To be able to build a successful application, we must first understand what its first iteration should be. This is a Minimum Viable Product. Everything in successful modern development practices (I am referring to developing with Agility) is geared up for producing this type of product. It is this approach that has caused the explosion of some of the greatest internet success stories to date.
So what is a Minimum Viable Product in software development? Well, here is a definition from Wikipedia:
In product development, the Minimum Viable Product (MVP) is the product with the highest return on investment versus risk. The term was coined and defined by Frank Robinson, and popularized by Steve Blank, and Eric Ries (for web applications). It may also involve carrying out market analysis beforehand.
Like the graphic above, a Minimum Viable Product should be something that delights the user throughout its evolution.
The challenges most businesses face when building the product is understanding that the end goal (in this case being a car) can be a huge risk. Why? Because humans are fallible and if your business is not used to building cars with a proven successful track record, the cost of getting to the end result could be disastrous. What if half way through your build a competitor releases an application with only 2 of your 10 features and steals your market share instantly?
What a MVP should not be
A lot of people get confused with what a Minimum Viable Product deliverable should be. Rightly so: it is subjective, and there is a debate about what it is. The common pitfalls and put offs with approaching work in that way is that they have been left with a crappy product that ends up dying before it starts, consistently producing a single wheel instead of a mode of transport. Never forget though – everything can be done badly.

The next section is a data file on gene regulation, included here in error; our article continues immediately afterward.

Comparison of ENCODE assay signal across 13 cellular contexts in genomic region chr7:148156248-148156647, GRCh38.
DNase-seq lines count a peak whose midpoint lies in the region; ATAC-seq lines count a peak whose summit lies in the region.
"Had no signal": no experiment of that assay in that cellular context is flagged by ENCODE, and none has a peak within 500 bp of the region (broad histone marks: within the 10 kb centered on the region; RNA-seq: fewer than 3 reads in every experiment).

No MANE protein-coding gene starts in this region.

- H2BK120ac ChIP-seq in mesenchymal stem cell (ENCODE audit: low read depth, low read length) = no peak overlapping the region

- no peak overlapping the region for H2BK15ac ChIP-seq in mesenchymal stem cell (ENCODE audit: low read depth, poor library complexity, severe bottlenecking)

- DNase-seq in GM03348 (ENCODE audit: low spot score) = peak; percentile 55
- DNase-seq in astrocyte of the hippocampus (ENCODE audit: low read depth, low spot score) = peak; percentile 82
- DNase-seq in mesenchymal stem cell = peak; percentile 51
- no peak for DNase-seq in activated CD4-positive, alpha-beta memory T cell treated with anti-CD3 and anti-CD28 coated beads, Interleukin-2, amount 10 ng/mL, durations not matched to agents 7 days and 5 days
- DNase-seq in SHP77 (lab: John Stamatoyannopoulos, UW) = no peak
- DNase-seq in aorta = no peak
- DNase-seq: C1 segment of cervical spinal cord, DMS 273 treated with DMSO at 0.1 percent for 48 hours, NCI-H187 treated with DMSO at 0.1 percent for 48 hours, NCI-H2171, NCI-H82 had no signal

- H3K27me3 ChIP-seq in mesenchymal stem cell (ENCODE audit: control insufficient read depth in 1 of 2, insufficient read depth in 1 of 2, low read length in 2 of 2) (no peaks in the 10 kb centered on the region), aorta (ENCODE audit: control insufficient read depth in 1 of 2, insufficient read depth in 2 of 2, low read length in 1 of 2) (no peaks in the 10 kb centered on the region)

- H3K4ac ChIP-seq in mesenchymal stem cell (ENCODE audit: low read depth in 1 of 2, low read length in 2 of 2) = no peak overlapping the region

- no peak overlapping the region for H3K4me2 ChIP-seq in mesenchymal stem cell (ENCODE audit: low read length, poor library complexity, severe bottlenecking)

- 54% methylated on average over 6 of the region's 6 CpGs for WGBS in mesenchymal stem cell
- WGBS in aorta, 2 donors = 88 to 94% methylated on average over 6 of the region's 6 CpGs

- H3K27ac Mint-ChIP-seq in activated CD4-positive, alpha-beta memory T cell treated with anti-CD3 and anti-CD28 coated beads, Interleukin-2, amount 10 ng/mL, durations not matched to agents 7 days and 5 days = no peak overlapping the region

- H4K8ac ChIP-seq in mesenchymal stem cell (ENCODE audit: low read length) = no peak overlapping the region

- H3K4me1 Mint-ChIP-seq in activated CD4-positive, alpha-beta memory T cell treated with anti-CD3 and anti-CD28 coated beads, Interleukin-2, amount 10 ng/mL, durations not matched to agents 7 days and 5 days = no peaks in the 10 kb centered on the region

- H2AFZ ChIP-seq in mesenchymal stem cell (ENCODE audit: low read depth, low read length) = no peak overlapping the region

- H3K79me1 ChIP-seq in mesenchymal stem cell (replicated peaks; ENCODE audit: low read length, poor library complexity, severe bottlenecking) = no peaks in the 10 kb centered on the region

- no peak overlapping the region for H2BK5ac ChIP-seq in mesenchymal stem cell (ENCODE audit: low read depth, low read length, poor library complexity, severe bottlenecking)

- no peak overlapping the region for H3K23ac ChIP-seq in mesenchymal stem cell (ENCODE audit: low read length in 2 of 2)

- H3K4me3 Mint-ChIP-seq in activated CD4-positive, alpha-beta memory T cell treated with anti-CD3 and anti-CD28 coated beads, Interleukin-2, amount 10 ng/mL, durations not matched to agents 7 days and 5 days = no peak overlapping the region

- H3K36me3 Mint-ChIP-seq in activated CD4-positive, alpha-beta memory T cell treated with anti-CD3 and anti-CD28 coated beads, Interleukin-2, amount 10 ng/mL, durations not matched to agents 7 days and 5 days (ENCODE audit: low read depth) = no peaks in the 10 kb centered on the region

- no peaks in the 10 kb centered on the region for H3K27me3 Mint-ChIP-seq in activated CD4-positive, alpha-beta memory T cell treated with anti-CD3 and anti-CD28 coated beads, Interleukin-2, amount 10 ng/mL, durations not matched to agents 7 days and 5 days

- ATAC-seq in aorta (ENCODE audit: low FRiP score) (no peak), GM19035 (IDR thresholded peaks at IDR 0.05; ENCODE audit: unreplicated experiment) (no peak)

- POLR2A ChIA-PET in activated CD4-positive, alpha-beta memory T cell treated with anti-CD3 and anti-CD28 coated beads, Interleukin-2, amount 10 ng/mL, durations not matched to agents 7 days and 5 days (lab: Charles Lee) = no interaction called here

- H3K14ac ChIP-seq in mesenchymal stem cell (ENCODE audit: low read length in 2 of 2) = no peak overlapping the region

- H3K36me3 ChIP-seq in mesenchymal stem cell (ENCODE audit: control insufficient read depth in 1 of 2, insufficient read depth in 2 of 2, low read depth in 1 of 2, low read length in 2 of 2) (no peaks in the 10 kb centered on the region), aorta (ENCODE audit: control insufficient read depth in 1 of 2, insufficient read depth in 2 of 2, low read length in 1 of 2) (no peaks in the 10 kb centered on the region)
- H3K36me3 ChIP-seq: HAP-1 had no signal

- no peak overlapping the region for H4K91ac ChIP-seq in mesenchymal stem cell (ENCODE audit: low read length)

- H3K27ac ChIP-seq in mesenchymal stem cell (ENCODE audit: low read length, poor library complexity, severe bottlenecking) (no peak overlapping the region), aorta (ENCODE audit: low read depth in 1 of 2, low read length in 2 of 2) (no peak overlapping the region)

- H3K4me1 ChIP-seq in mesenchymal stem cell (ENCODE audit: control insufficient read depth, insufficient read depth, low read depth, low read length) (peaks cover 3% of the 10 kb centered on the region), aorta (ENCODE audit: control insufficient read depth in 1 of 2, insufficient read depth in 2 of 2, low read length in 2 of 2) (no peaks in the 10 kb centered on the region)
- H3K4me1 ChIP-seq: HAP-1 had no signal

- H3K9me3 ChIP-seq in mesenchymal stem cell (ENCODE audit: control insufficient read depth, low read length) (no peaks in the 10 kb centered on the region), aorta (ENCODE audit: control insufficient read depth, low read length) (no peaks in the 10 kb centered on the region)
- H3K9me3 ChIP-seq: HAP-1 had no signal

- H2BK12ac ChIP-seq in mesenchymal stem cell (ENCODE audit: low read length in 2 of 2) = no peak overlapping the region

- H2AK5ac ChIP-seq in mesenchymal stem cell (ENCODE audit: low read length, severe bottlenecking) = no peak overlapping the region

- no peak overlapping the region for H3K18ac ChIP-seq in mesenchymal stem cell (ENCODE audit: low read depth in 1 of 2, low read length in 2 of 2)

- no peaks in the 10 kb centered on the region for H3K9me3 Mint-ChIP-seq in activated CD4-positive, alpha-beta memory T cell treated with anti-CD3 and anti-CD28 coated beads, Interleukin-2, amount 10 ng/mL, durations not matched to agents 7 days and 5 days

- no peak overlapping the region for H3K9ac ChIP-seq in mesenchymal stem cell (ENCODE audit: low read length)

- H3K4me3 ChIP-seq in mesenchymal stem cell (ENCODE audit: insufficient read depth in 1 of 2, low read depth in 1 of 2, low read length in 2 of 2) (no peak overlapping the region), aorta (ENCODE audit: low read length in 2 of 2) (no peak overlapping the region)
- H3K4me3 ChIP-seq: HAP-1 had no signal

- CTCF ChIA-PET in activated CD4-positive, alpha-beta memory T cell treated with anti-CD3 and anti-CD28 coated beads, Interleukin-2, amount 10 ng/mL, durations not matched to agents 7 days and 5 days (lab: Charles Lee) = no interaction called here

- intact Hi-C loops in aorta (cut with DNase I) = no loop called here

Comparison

What do you need to create an MVP?
The recipe for a successful first release is simple. You need the 4 main ingredients:
- Goals and Objectives
The 4th ingredient to truly be successful when scoping out an MVP is that you need the alignment and buy-in of senior management. The goals and objectives of the business need to be transparent to everyone. You may even require an alignment session to really nail down what your trying to achieve. Try to stick to the SMART objectives model.
Don’t focus on features, focus on impacts
Don’t let an MVP become a shopping list of features. This will make you produce a wheel rather than a skateboard! Senior management (generally) are not technical experts, and so suggesting features may break the whole purpose of keeping the cost vs risk to a minimum. If the group has a shared understanding of vision, the delivery experts will be the ones to help suggest solutions that deliver those goals in much more cost effective ways.
As Aarron Walters so succinctly puts it, maybe a better way of looking at MVP is actually;
With a coherent vision and a product that makes sense, you can seize your opportunity quicker and cheaper, and reap longer term benefits (or not as the case may be), with the most efficient use of time and effort. It is this movement that will continue to breed and create disruptions in the exciting world of technology engineering.
This part of product development stage as Eric Ries describes in “The Lean Startup” now moves you to the measurement stage. This is where you can assess your goals and objectives to see if you met your success criteria. This should serve as a spring board to iterative product development which I will cover in another post.